Tara Isabel Zambrano
Our Sons Wrote, Glorious Days Are About To Come

CW: Conflict Zone Violence

After guerilla training in the mountains, our sons came back with machine guns and grenades, their cheeks soft-grizzled, their gaze scorched like Siachen glacier in sunlight, barely eighteen, our sons had creases on their forehead like electric wires running too close–ready to short circuit our sons squeezed tomatoes and eggs in their palms–look, that’s how blood drips from a body hollow with death, they said, on practice targets our sons discharged a train of shells like cracking knuckles, our sons wrapped a plastic bag around the head of anyone who argued with their goals, about their gods, and dropped them in the quiet valley, sleeping with their military-hand-me-down-uniforms and boots on because our sons ran as soon as that phone call came–are you ready to fulfill your purpose, are you willing to die–someone loud on the other side for us to hear–get out of our way, our sons yelled as we sipped kehwa restraining our throats not to feel its warmth because it just felt wrong, underneath their clothes our sons were still sprouting in their armpits when armed forces cornered them in the forests, our sons came back with nauseating gashes on their limbs and clenched their fists while we sealed their wounds with herbal smoke, sh… we said blowing air over their skin as they sighed–their throats filled with the silt of what they learned in their camps when their captains drowned their heads in chilled water to not let them sleep, their pockets obese with pamphlets about how sacrifice purifies us–their teeth clawing at the beauty of a revolution, their heels pressed on the damp chest of unwidowed-trampled-with-conflict-earth they called their real mother and we wept listening to them and remembered, when younger, how our sons hid in our phirans on black cold days, baby fat on their thighs and necks–a magnet for mosquitoes, how our sons bird-called and fed the goats with their pink palms, their chins up gathering the height of poplars, on old newspapers our sons wrote–glorious days are about to come with unused kohl pencils­–each word stuck to their tongues like fat on meat and we fed them almonds and milk to keep their minds sharp, we sold our jewelry to send them to school and thought we saved our sons until they ran away because they hated being poor and beaten and curfewed like us, they thought the camps on other side of the mountains would give them a purpose and now our sons don’t look like our sons–their pictures plastered on walls, their faces white as a fat moon ticking like a bomb, their names repeated on loudspeakers by the police offering money to capture them dead or alive–one afternoon ruined by saffroned heat, our sons pulled by their hair, dragged by their feet are brought to us to be identified–their mouths taped, their backs riddled with bullet holes, their pants smelling of shit, wet with their fear, we kneel before our sons, grasping the edges of their blood-glossed skin–someone from the crowd shouts–the leeches are dead, the fuckups deserved what they got and we bring our sons to our bosom, kiss their forehead bulging with veins and scream–speak to me, speak to me (our sons didn’t talk to us even when they were alive, they were long gone before we realized it), we rinse them with our tears, our snot and saliva–their bodies so heavy, we cannot bury.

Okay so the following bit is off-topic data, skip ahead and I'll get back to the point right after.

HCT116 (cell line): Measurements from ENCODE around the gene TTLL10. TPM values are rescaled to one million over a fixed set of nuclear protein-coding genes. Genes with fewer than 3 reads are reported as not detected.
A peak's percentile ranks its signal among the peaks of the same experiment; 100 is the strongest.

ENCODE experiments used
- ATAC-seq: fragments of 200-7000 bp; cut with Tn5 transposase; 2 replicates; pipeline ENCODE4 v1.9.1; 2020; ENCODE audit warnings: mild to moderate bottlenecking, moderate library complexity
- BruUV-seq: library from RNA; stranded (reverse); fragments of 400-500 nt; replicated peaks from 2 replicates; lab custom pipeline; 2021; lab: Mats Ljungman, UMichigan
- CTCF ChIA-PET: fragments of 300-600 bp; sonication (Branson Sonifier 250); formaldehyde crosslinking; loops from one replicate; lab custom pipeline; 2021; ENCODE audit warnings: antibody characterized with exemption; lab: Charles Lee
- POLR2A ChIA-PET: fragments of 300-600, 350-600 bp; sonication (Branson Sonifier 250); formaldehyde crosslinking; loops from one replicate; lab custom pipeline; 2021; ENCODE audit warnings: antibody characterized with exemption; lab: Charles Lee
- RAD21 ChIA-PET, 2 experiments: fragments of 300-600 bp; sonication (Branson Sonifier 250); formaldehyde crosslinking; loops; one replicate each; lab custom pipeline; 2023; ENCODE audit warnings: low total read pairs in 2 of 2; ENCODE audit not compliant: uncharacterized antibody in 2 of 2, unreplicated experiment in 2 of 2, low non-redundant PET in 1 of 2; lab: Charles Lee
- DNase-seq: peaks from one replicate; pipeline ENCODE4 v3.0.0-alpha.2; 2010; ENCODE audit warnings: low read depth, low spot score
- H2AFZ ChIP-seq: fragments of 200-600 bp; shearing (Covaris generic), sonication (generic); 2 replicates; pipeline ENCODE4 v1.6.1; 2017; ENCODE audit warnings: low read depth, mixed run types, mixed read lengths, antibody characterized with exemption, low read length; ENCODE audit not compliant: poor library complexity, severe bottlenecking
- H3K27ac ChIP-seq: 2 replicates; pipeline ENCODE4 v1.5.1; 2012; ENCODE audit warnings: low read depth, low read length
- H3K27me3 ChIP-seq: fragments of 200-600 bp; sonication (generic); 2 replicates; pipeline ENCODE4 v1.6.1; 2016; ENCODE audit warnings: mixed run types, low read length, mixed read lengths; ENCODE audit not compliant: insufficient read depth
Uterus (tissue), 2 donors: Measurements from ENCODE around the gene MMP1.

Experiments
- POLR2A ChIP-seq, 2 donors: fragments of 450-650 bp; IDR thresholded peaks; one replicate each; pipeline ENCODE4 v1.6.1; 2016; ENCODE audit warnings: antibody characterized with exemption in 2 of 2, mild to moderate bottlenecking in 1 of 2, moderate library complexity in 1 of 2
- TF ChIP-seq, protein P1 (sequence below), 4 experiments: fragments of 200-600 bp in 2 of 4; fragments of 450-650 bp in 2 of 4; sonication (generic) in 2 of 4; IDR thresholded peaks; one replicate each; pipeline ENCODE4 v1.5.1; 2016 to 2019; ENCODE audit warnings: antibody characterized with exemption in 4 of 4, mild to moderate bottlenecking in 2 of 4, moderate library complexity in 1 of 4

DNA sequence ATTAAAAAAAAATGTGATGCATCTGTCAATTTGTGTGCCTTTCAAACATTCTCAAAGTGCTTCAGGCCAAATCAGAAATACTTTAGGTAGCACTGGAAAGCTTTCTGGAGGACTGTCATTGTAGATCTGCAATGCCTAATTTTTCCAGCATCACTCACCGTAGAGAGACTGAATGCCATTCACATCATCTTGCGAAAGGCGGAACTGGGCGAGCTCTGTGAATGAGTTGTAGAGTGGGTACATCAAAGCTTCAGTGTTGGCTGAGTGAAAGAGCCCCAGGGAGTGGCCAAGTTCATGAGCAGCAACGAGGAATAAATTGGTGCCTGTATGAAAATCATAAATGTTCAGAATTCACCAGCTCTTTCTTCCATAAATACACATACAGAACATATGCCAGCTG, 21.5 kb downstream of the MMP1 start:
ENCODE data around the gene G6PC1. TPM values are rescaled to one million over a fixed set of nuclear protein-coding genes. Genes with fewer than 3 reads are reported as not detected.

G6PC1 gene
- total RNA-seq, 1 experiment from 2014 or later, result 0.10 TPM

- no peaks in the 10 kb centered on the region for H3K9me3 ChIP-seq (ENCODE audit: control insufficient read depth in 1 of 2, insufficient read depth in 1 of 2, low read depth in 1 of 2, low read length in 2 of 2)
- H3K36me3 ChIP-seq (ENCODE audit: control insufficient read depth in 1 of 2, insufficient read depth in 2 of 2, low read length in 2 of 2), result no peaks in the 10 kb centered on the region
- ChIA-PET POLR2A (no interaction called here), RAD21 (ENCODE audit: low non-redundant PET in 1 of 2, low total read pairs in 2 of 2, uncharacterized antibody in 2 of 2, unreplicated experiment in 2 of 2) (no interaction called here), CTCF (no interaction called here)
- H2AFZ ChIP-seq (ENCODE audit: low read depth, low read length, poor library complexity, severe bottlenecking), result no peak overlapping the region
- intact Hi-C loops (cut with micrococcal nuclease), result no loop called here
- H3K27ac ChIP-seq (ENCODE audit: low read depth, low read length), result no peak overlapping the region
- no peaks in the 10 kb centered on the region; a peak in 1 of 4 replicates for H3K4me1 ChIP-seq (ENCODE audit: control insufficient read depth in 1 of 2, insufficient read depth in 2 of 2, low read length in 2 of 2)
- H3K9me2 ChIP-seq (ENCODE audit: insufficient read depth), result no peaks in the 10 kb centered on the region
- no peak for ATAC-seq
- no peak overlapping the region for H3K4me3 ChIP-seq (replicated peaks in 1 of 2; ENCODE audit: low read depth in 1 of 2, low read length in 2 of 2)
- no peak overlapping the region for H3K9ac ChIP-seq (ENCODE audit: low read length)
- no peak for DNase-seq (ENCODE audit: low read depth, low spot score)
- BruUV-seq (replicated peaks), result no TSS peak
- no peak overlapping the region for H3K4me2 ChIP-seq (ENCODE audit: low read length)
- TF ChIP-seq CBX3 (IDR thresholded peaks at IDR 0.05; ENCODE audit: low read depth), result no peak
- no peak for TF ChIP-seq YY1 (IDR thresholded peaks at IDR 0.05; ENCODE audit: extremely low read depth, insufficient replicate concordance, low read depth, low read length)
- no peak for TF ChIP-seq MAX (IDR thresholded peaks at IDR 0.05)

Tara Isabel Zambrano is a writer of color and the author of Death, Desire And Other Destinations, a full-length flash collection by OKAY Donkey Press. She lives in Texas and is the Fiction Editor for Waxwing Literary Journal.